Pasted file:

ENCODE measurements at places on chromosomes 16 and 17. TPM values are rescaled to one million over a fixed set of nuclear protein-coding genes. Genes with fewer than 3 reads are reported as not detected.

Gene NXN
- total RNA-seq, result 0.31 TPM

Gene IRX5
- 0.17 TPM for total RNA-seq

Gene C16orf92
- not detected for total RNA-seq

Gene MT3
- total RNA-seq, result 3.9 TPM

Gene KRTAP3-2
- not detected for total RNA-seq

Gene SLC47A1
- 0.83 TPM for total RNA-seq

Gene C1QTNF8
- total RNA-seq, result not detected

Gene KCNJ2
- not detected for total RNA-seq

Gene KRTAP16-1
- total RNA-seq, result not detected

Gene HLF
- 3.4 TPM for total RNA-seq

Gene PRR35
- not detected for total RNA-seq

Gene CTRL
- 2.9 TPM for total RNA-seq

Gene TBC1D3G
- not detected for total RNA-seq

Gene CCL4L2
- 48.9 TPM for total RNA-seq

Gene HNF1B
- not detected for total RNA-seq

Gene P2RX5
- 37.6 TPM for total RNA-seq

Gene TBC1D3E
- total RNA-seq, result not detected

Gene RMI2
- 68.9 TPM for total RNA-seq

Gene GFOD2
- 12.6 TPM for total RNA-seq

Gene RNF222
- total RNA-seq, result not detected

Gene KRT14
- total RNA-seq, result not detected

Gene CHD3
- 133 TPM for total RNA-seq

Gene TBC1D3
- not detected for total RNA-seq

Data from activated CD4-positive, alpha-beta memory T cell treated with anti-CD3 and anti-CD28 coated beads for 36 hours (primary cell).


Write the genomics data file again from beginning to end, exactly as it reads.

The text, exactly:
ENCODE measurements at places on chromosomes 16 and 17. TPM values are rescaled to one million over a fixed set of nuclear protein-coding genes. Genes with fewer than 3 reads are reported as not detected.

Gene NXN
- total RNA-seq, result 0.31 TPM

Gene IRX5
- 0.17 TPM for total RNA-seq

Gene C16orf92
- not detected for total RNA-seq

Gene MT3
- total RNA-seq, result 3.9 TPM

Gene KRTAP3-2
- not detected for total RNA-seq

Gene SLC47A1
- 0.83 TPM for total RNA-seq

Gene C1QTNF8
- total RNA-seq, result not detected

Gene KCNJ2
- not detected for total RNA-seq

Gene KRTAP16-1
- total RNA-seq, result not detected

Gene HLF
- 3.4 TPM for total RNA-seq

Gene PRR35
- not detected for total RNA-seq

Gene CTRL
- 2.9 TPM for total RNA-seq

Gene TBC1D3G
- not detected for total RNA-seq

Gene CCL4L2
- 48.9 TPM for total RNA-seq

Gene HNF1B
- not detected for total RNA-seq

Gene P2RX5
- 37.6 TPM for total RNA-seq

Gene TBC1D3E
- total RNA-seq, result not detected

Gene RMI2
- 68.9 TPM for total RNA-seq

Gene GFOD2
- 12.6 TPM for total RNA-seq

Gene RNF222
- total RNA-seq, result not detected

Gene KRT14
- total RNA-seq, result not detected

Gene CHD3
- 133 TPM for total RNA-seq

Gene TBC1D3
- not detected for total RNA-seq

Data from activated CD4-positive, alpha-beta memory T cell treated with anti-CD3 and anti-CD28 coated beads for 36 hours (primary cell).